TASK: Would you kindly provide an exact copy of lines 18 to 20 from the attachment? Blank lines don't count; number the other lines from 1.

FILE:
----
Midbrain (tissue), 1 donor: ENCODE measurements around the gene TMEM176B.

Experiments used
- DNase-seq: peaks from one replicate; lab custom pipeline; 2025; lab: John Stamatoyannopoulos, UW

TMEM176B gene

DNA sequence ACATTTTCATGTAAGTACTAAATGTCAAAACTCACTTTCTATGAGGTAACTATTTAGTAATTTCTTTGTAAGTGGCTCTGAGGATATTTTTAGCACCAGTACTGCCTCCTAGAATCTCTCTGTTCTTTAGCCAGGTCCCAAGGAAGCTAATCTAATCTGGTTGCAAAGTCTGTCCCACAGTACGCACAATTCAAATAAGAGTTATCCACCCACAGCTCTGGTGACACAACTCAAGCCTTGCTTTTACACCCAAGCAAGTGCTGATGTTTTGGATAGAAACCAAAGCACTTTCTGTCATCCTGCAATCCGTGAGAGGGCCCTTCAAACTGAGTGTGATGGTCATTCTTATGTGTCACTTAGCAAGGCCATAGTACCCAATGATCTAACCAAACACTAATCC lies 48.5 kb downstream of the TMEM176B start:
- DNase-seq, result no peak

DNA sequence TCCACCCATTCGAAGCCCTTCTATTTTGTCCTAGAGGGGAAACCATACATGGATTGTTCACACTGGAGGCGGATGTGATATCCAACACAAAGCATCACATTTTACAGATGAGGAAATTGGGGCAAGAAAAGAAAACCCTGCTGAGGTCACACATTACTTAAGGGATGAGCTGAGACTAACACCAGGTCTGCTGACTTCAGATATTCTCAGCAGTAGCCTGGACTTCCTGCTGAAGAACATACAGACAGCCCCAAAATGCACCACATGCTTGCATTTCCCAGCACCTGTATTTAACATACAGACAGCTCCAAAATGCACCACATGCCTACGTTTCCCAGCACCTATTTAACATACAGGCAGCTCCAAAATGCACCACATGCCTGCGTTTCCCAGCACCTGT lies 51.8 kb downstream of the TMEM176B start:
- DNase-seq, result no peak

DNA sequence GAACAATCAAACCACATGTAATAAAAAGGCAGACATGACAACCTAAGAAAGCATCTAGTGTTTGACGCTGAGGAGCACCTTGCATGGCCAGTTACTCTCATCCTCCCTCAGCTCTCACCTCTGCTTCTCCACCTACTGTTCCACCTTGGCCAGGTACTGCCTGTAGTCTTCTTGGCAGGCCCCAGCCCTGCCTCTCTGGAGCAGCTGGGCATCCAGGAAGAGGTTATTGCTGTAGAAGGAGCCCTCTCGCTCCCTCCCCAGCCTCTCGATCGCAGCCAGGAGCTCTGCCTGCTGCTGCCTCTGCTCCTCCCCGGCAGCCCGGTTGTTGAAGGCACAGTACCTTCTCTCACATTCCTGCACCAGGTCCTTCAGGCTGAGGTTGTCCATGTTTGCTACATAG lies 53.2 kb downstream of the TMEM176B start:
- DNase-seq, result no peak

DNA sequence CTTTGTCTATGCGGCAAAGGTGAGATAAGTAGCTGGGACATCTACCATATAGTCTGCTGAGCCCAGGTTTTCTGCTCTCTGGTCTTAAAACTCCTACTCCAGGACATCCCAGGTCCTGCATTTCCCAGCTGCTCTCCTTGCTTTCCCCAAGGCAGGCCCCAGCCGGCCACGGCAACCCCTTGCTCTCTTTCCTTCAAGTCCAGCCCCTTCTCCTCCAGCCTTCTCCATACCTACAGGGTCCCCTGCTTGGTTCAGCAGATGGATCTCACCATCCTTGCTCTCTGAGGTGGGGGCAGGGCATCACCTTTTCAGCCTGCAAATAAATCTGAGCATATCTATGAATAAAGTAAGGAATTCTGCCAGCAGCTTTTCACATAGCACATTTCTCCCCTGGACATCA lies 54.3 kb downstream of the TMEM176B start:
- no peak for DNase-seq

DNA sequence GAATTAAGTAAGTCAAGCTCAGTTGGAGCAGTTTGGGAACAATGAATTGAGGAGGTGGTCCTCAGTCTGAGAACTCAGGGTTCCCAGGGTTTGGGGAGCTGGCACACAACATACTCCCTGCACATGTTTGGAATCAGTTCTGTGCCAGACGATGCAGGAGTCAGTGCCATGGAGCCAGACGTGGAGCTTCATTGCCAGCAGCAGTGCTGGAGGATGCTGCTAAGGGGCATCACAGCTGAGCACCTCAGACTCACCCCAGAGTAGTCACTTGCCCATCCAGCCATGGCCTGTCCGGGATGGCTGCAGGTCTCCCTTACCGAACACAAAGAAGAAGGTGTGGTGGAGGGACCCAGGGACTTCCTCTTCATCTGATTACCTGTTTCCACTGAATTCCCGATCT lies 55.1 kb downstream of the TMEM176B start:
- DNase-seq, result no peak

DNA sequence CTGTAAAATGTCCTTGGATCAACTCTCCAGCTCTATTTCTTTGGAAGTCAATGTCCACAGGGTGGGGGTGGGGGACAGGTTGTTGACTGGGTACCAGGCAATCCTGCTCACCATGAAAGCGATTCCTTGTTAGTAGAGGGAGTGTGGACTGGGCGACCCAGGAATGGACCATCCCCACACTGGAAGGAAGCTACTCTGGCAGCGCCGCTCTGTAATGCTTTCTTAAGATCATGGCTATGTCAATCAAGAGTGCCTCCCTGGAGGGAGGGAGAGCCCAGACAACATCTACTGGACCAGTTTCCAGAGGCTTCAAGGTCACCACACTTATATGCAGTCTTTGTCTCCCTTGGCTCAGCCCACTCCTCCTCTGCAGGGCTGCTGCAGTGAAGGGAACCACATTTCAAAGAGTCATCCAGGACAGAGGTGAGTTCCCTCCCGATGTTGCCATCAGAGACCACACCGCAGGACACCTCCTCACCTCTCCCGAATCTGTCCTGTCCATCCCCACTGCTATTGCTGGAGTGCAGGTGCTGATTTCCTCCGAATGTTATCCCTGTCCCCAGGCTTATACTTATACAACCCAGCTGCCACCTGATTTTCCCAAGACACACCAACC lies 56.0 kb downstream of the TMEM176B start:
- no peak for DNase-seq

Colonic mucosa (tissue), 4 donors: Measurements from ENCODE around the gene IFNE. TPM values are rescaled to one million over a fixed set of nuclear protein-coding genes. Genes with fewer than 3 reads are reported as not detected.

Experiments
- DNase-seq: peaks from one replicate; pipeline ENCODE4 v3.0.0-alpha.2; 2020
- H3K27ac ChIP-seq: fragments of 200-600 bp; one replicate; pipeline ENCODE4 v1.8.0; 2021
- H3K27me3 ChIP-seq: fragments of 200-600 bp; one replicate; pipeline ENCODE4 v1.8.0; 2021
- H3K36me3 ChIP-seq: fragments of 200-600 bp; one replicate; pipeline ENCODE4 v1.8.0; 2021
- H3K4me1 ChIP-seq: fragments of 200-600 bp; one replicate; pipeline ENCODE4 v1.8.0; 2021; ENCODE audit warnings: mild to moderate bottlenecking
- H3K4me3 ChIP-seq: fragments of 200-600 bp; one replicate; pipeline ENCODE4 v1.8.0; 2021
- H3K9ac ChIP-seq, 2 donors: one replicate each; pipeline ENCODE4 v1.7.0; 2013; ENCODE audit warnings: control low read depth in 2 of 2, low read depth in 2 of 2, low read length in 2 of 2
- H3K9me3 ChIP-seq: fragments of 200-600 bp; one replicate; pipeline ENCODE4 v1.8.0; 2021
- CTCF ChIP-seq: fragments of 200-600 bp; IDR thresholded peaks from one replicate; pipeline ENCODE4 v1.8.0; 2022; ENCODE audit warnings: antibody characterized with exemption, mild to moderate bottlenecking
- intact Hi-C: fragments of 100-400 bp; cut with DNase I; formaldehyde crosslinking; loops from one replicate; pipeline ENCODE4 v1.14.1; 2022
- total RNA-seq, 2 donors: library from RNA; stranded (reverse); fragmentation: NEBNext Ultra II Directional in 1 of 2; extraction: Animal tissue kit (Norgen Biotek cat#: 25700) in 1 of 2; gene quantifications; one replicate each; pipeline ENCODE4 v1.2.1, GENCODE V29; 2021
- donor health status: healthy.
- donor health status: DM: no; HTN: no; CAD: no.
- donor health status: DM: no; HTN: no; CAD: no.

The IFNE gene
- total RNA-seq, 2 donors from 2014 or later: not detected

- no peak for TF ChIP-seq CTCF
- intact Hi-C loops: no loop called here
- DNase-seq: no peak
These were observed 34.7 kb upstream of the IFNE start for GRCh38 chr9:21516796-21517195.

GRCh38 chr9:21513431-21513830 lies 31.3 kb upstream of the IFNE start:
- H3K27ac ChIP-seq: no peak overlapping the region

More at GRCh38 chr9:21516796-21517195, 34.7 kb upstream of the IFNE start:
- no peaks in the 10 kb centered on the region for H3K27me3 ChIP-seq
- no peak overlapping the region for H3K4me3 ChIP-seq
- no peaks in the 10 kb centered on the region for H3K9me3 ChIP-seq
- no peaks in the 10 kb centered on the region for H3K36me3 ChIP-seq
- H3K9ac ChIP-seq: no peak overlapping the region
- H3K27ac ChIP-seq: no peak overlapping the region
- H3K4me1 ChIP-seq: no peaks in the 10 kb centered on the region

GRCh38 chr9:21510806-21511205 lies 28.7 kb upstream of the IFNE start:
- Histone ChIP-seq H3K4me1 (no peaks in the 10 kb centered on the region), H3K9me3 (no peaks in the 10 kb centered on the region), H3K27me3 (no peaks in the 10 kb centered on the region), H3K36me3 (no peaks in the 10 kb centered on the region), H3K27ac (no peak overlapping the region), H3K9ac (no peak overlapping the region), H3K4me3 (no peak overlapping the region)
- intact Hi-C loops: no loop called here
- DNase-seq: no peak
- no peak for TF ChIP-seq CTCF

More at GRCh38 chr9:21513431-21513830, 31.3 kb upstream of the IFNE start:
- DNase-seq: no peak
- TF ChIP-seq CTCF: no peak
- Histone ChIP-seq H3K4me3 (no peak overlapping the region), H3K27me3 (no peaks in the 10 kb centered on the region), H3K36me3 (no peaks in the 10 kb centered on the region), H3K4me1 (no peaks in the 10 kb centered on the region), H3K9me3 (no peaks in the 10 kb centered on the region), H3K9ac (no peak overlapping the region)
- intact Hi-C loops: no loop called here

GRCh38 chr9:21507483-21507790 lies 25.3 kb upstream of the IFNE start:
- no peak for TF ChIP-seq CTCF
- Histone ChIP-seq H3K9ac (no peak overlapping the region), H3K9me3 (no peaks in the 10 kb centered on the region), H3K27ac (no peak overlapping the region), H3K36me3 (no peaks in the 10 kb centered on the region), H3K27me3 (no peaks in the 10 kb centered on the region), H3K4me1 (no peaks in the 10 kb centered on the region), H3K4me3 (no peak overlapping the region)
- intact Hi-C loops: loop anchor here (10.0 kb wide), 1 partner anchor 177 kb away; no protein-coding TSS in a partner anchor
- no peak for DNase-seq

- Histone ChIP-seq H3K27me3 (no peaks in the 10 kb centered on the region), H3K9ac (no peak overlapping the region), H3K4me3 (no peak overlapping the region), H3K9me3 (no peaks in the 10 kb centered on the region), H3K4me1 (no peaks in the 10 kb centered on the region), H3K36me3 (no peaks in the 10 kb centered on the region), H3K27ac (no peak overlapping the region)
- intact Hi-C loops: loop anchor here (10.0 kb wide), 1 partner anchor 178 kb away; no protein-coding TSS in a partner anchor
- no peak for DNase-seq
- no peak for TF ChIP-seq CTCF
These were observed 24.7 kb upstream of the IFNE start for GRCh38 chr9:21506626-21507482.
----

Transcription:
Experiments
- DNase-seq: peaks from one replicate; pipeline ENCODE4 v3.0.0-alpha.2; 2020
- H3K27ac ChIP-seq: fragments of 200-600 bp; one replicate; pipeline ENCODE4 v1.8.0; 2021